There has been some interest of late about data from 1997 Norwegian study that showed that women who consumed cod liver oil (CLO) had increased rates of cutaneous malignant melanoma (malignant skin cancer). The study was a pretty good study, and as is common, those people with an alternative to real cod liver oil used the data to condemn CLO and promote their own products.
The findings were interesting –seeming to isolate the increased rates of cutaneous malignant melanoma (CMM) in women to cod liver oil consumption – even when other similar studies have showed the opposite findings. The Norwegian study showed increased rates of CMM in women who consumed CLO and reduced rates in women who drank coffee.
Yet even the study researchers – who had no financial interest in the study – suggested that the relationship between CMM and CLO might be inconclusive. They said, “The lack of consistency in the findings make it difficult to draw any conclusions regarding coffee and CLO. (Both) coffee and CLO consumption are probably closely related to mode of living, and confounding from habits not corrected for in the present analyses cannot be ruled out. A simple and plausible explanation is that these habits are related to outdoor exposure patterns, e.g., coffee drinking being related to spending time indoors, whereas taking CLO is related to a healthy lifestyle including much outdoor physical activity.” In other words, CLO users get much more sun exposure than coffee drinkers.
The researchers sum up the study by saying that there are two possible conclusions:
- “There is a female-specific association between the incidence of CMM and intake of CLO and coffee.” This means that women somehow react differently to the biochemistry of CLO and coffee…and
- “The results are due to chance or there is residual confounding due to length of education and county of residence being imprecise measurements of social class and sun exposure, respectively.” This means that the results may have had nothing to do with CLO or coffee, but rather to education, where the subjects live, and poor measurements of their lifestyle habits and sun exposure.
Scientific Studies Can Be So Confusing
It is easy to see how one might automatically relate CLO intake to CMM – even though increased rates of CMM may simply be due to social class, where you live, poor measurements, lifestyle habits, education, and more. Nonetheless, it does appear that intake of highly processed cod liver oil may be related, at least in women, with increased rates of CMM.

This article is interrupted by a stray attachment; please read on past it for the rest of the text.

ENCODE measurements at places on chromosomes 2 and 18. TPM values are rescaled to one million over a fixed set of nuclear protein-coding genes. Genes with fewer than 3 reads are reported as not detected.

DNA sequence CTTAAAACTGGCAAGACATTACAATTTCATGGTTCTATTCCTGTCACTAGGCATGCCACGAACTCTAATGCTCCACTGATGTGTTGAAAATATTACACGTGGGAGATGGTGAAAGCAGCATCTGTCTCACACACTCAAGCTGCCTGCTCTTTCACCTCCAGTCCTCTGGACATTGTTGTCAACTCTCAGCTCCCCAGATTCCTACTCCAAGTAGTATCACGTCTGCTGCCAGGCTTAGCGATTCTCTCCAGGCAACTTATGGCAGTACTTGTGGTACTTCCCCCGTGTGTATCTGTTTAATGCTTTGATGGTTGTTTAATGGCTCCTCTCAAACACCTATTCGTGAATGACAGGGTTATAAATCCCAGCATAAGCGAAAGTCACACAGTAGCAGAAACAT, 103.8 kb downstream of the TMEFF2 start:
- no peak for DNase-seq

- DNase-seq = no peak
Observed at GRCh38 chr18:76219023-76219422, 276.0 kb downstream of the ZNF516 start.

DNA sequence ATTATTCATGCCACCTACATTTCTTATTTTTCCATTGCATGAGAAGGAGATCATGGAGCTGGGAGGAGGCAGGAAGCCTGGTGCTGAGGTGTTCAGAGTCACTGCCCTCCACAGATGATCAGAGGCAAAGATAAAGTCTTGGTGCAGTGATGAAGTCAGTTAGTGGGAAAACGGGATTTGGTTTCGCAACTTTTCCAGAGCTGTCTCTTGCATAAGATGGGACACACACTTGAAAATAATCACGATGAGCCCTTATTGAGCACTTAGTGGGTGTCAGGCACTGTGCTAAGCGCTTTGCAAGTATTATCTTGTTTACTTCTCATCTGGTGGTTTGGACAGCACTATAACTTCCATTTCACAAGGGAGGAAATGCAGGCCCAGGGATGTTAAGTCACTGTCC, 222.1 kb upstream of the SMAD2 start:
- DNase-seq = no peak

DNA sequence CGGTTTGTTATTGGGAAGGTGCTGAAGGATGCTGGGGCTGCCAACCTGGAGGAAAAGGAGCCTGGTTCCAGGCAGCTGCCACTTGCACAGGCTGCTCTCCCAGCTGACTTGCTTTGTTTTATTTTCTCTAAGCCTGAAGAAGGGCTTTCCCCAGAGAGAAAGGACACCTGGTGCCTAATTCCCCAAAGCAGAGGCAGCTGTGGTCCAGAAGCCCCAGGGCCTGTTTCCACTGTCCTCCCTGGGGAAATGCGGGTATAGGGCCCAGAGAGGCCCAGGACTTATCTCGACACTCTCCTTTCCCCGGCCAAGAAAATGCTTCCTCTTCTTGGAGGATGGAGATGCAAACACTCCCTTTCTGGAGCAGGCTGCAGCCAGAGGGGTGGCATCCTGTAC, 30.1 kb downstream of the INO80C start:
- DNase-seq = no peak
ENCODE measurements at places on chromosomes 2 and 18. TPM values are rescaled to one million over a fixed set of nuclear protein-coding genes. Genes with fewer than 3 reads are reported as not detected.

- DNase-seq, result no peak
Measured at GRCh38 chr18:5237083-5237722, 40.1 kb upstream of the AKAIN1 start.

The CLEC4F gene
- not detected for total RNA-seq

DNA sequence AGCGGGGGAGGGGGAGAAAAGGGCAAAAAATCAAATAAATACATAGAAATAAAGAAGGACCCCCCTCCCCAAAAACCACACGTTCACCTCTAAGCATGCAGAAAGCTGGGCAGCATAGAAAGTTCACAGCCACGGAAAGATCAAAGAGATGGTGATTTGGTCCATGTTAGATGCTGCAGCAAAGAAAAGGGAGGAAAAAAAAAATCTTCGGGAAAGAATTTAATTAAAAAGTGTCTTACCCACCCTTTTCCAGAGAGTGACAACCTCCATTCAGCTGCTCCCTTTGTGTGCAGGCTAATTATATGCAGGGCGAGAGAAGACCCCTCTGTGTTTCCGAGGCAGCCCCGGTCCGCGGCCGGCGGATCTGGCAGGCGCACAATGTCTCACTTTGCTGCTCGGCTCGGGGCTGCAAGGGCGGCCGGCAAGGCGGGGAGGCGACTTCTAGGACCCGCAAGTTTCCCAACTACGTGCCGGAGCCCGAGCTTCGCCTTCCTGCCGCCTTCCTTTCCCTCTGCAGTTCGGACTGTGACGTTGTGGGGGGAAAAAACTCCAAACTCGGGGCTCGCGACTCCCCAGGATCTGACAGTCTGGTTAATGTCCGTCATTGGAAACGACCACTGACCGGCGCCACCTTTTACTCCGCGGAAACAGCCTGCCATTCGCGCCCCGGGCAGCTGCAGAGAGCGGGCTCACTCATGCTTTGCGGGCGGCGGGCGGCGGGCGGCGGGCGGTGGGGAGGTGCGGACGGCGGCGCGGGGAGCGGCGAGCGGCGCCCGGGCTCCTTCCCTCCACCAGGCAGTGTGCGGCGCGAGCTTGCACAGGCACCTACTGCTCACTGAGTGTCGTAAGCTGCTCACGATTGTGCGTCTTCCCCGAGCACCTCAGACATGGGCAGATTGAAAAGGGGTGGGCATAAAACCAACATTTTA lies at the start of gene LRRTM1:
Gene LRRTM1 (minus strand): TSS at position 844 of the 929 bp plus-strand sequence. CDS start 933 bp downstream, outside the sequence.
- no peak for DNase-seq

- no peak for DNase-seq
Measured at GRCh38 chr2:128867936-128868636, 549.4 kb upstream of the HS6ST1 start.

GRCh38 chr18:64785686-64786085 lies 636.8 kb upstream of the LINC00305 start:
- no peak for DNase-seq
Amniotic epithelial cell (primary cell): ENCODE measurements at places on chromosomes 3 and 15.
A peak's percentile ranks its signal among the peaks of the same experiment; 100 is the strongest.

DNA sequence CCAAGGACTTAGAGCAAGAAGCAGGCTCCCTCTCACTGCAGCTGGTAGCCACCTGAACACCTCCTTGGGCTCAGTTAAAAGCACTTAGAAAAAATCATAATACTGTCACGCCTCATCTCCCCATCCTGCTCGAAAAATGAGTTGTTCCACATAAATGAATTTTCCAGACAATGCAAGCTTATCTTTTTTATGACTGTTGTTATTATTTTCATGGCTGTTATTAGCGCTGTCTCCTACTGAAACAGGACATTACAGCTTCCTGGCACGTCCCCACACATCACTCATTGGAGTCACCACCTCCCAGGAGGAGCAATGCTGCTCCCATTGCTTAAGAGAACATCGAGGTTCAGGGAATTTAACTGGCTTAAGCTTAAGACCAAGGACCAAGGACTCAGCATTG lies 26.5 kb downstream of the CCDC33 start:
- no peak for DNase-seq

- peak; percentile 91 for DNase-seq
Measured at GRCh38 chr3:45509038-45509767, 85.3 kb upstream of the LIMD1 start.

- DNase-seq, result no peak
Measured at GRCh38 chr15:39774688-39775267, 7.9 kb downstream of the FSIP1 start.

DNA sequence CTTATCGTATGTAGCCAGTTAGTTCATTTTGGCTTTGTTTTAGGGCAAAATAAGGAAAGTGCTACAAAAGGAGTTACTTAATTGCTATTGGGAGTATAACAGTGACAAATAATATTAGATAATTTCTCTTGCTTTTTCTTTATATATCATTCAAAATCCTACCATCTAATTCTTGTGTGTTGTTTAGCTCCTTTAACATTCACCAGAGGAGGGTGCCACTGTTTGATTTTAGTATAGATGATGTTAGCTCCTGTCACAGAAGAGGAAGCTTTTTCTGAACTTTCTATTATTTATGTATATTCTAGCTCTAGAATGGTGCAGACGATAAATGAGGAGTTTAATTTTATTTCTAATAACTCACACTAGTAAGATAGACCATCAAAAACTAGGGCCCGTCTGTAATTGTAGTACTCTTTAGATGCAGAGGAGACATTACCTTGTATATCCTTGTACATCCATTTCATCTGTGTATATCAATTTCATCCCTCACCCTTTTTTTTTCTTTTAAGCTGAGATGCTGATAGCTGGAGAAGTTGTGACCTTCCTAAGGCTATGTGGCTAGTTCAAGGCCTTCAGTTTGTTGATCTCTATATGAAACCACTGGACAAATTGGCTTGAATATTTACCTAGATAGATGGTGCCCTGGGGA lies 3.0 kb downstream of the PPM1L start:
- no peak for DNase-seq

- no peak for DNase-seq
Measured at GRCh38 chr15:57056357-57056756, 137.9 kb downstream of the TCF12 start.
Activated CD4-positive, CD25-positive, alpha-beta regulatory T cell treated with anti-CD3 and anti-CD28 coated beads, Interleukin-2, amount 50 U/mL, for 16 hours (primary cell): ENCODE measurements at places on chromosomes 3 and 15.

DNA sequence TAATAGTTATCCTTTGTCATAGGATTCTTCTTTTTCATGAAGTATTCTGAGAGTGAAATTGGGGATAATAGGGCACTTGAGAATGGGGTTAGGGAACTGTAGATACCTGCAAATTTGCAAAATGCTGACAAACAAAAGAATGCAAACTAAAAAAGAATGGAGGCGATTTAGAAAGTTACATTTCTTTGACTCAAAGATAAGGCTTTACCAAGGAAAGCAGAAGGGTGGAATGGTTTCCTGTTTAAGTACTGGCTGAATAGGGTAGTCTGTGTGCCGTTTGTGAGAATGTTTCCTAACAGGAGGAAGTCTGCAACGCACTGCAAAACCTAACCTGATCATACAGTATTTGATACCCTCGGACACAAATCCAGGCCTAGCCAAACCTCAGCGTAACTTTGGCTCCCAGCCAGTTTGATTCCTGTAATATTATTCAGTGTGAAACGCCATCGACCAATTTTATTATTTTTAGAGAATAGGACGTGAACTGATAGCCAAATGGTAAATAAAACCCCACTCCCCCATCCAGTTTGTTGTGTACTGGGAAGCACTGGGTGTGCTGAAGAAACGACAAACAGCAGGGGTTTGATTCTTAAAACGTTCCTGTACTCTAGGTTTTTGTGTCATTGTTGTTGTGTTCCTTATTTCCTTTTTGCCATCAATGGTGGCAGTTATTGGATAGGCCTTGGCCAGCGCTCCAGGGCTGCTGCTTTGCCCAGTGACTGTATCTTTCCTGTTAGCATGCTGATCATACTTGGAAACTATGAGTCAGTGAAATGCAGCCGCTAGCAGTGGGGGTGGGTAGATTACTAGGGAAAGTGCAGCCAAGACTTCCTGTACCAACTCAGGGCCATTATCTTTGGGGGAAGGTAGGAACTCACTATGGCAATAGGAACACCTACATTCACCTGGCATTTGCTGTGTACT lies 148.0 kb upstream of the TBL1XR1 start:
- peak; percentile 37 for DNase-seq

And here is the rub. There is no mention in this study (or any other study) of any relationship between cod livers and CMM. During the industrialization of fish oils and CLO, the heat damages the polyunsaturated fats. These damaged fats can create problems with our health. And all the fish oil mills know this and are trying to figure out how to process fish oils without the damaging industrialization process. They are doing this for a reason. They know that their fish oils are on the radar of the Food and Drug Administration (FDA) and other medical groups.
Even still, just about all fish oils are industrially processed, and by definition, potentially damaged. The oils are heated to over 400 degrees under high pressure, which is necessary to clean up free radicals in the oil. However, in so doing, the fats are further damaged, molecular bonds are broken, and the nutrients in the oils are degraded. For these reasons, lots of manufacturers strip out all the natural fat-soluble vitamins A and D and replace them with synthetics in the end product.
These processed fats and oils, including all store bought CLO, are not the same as raw fats – as in raw cod livers. The cod liver oil that I use is more expensive because it is derived from raw, fermented cod livers. And any free radicals in the oil are naturally cleaned up by the expensive and time-consuming fermentation process. Naturally, this oil is not damaged by heat or other manufacturing processes. It is simply not even the same product as just about every other CLO.
When I am asked about one nutritional product or another, my answers are always pretty much the same. It is all about the source of the raw materials and how they are processed into nutritional supplements, concentrates, or extracts. If you start with poor raw materials (like degraded cod) and then industrially process the oil with heat and other methods, you end up with a refined, highly processed, pure, biochemically-altered oil that may cause health problems.
Does the highly processed CLO cause increased rates of CMM in women? Neither the scientists performing the study nor I know for sure. But the conclusion should be the same as all conclusions regarding nutritional supplements…it is just one more not to consume highly processed fish oils, cod liver oils, or nutritional supplements. And that is why I only use oil from fermented cod liver oil. – Blue Ice Fermented Cod Liver Oil.